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Mortgage Basics

How HECS Debt Can Affect Your Home Loan Application

Unlike most other loans, Higher Education Contribution Scheme (HECS) debts are interest-free. But while student loans don’t accrue interest, they are adjusted for inflation through a process called indexation.

The indexed amount is added to your existing debt on June 1 each year.

In the ten years between 2013 and 2022, this indexation meant student debt grew by an average of 2% each year.

However, this year, Australian consumer inflation spiked. As a result, HECS debts increased by 7.1% – the highest indexation rate in more than three decades.

That, in turn, means someone with an average $25,000 student loan would have seen their student debt increase by more than $1700.

HECS debt and borrowing capacity

When you apply for a home loan, lenders want to know if you can comfortably afford the mortgage repayments. So they look at various factors to determine your borrowing capacity, including your:

  • Income
  • Expenses
  • Existing debts
  • Deposit size
  • Credit history

HECS debt lowers your take-home pay. So it’s considered a liability and factored into the lender’s assessment process, potentially lowering your borrowing capacity.

Generally speaking, the more you earn, the bigger the hit to your borrowing capacity.

That’s because repayment thresholds and rates on HECS debt are determined by income – starting at 1% for those earning more than $48,360 and climbing to 10% for those earning $141,848 and above.

As a result, higher-income earners direct a larger proportion of their salary to repay student debt, leaving a smaller portion available for mortgage repayments.

HECS debt and debt-to-income ratio

Since September 2022, APRA, the banking regulator, made it compulsory for banks to include HECS debt in their debt-to-income (DTI) calculations.

Your DTI compares how much debt you have to how much money you earn, and is typically used by lenders to understand your debt exposure.

A high debt-to-income ratio suggests that a larger portion of your income is already committed to debt repayment, which can make it harder for you to manage additional obligations.

Lenders generally view this as a higher risk, as it increases the chances of you struggling to make timely payments.

Some lenders have maximum debt-to-income ratios for home loan applications. As a result, having a large HECS debt could limit the amount they are willing to lend you.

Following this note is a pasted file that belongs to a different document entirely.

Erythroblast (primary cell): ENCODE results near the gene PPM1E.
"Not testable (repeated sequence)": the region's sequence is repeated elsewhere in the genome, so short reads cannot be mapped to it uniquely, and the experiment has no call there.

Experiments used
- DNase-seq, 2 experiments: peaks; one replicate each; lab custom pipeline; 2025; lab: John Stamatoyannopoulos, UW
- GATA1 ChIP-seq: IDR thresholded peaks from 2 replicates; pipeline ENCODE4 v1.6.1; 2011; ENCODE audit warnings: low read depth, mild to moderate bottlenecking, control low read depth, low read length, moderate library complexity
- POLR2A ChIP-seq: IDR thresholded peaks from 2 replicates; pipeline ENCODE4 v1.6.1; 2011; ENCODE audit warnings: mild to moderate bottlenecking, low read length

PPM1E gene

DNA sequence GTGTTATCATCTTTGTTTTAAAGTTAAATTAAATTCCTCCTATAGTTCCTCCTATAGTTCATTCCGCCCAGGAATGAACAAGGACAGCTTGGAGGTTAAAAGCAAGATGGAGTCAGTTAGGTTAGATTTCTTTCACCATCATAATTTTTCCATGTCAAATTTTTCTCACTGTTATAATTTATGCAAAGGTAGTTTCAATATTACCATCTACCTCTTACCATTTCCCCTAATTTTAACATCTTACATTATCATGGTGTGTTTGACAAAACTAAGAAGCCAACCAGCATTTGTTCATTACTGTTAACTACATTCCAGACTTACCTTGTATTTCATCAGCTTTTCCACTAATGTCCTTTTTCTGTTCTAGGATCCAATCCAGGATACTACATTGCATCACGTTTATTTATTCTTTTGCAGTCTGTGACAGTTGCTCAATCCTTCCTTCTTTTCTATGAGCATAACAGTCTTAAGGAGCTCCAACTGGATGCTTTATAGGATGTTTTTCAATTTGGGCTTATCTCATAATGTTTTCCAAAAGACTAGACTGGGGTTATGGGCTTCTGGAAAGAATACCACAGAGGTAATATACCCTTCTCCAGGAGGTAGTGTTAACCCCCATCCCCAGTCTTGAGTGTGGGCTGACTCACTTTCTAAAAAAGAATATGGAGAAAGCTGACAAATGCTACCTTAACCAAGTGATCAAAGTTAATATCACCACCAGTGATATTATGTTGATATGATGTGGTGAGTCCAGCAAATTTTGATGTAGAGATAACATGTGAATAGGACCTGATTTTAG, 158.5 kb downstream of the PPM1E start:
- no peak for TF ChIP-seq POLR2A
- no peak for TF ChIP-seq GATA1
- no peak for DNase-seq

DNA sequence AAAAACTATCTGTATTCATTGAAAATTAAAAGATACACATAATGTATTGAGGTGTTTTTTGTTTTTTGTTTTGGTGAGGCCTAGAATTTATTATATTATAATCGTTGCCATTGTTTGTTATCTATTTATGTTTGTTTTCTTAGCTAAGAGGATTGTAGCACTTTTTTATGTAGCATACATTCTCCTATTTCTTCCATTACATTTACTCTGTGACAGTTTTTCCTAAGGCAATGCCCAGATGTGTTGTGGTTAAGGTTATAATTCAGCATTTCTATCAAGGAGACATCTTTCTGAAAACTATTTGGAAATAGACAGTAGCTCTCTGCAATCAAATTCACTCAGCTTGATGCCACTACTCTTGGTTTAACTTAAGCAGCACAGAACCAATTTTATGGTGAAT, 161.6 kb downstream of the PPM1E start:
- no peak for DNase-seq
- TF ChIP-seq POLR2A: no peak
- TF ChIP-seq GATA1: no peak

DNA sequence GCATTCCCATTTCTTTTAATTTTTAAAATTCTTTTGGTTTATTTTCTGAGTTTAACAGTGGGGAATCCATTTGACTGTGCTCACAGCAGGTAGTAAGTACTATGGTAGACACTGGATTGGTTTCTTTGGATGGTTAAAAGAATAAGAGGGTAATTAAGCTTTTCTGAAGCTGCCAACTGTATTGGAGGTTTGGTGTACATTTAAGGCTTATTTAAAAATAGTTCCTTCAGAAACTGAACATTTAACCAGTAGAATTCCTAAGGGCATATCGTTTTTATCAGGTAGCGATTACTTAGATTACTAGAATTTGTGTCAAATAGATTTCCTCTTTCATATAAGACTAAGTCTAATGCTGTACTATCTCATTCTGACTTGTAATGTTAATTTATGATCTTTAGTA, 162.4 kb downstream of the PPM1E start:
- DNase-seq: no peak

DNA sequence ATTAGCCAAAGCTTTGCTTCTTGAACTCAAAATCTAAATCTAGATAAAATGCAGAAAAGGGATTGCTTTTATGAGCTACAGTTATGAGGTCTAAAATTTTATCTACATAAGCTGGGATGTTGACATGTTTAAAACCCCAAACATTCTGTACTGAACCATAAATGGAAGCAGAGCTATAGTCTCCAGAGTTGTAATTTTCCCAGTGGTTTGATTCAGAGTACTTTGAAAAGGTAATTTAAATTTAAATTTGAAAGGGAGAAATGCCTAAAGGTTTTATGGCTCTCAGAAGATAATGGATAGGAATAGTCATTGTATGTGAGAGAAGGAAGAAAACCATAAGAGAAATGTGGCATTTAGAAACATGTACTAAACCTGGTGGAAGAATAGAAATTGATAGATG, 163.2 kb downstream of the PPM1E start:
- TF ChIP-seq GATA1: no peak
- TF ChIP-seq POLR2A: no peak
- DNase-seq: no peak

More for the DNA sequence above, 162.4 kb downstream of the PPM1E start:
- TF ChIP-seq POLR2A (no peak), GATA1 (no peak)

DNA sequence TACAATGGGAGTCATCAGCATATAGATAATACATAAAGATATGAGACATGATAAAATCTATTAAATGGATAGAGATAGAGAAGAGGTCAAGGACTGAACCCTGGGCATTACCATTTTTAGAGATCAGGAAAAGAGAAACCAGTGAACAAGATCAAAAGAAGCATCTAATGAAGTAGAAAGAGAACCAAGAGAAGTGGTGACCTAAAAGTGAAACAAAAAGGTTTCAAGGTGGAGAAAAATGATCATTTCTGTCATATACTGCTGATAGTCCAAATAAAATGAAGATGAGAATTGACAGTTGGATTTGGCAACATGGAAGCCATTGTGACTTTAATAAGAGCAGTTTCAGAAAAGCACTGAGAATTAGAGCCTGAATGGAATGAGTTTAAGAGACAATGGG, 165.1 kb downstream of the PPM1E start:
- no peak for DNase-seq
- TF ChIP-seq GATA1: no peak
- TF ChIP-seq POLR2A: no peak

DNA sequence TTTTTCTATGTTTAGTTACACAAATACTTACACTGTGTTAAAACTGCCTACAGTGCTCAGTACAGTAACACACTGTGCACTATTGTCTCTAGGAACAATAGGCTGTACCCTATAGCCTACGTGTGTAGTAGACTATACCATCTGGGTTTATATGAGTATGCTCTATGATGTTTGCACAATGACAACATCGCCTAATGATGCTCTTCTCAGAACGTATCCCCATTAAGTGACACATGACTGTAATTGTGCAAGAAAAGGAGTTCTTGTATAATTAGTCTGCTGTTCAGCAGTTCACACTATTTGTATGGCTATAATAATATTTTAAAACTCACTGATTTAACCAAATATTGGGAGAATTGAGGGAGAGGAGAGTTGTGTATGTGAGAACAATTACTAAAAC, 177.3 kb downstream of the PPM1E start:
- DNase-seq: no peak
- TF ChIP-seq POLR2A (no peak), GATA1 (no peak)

Should you pay off HECS debt?

Paying off your student debt can mitigate its impact on your borrowing power. But whether doing this is a smart move depends on your individual circumstances.

For instance, if you have other debts with high-interest rates, such as credit cards or a personal loan, it may be better to prioritise paying those off first before clearing HECS debt.

In other cases, it might make more financial sense to put the extra money towards a deposit – particularly if doing so reduces your loan-to-value ratio to below 80% so you can avoid lender’s mortgage insurance.

An expert mortgage broker, like Shore Financial, can help you run the numbers to check if paying off HECS debt is the right move for you.

Five ways to increase borrowing power

While HECS debt can lower your borrowing capacity, there are strategies you can use to mitigate its effects.

These include:

  1. Boosting your credit score by paying your bills on time, reducing outstanding debts, and lowering limits on credit cards.
  2. Looking for ways to increase your income, such as taking on additional work or starting a side hustle.
  3. Saving a larger deposit – as this will reduce the amount you need to borrow, making lenders more willing to approve your loan.
  4. Minimising new credit applications in the months leading up to your home loan application.
  5. Working with a mortgage broker who can provide guidance tailored to your unique situation.

Looking to break into the market? Shore Financial can help. To discuss your options, call us on 1300 416 700, email us on info@shorefinancial.come.au or fill in this online form.


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